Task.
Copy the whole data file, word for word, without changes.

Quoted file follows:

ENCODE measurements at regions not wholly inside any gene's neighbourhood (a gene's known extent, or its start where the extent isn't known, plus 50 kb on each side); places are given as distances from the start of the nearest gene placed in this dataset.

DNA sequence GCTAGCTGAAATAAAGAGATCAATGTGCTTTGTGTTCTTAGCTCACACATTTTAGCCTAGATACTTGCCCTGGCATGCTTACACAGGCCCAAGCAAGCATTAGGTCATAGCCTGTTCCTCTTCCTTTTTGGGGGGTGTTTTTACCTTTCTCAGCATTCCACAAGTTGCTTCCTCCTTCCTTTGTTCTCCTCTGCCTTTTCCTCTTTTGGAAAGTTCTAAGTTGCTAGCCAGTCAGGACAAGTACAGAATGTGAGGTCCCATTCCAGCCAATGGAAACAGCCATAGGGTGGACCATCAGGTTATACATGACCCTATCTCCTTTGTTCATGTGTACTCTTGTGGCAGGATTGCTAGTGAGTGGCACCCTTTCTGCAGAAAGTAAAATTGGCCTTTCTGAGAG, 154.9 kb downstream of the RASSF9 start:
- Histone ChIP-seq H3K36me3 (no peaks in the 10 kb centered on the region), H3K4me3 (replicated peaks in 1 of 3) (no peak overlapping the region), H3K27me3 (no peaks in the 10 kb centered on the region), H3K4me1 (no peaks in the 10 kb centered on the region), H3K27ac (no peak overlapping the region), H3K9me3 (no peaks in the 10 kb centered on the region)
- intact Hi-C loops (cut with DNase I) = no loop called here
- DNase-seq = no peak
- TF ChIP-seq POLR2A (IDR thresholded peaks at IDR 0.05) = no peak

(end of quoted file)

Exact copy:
ENCODE measurements at regions not wholly inside any gene's neighbourhood (a gene's known extent, or its start where the extent isn't known, plus 50 kb on each side); places are given as distances from the start of the nearest gene placed in this dataset.

DNA sequence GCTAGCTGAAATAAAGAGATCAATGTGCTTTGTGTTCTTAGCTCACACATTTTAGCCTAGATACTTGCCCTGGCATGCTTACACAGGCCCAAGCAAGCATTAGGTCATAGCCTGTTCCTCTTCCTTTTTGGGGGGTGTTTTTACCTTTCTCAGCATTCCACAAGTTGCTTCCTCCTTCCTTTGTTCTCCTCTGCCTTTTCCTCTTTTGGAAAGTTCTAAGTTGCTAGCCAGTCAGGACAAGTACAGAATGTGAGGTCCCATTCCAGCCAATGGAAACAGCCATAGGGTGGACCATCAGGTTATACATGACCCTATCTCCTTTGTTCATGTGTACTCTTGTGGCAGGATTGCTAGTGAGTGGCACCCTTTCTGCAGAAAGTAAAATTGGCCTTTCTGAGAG, 154.9 kb downstream of the RASSF9 start:
- Histone ChIP-seq H3K36me3 (no peaks in the 10 kb centered on the region), H3K4me3 (replicated peaks in 1 of 3) (no peak overlapping the region), H3K27me3 (no peaks in the 10 kb centered on the region), H3K4me1 (no peaks in the 10 kb centered on the region), H3K27ac (no peak overlapping the region), H3K9me3 (no peaks in the 10 kb centered on the region)
- intact Hi-C loops (cut with DNase I) = no loop called here
- DNase-seq = no peak
- TF ChIP-seq POLR2A (IDR thresholded peaks at IDR 0.05) = no peak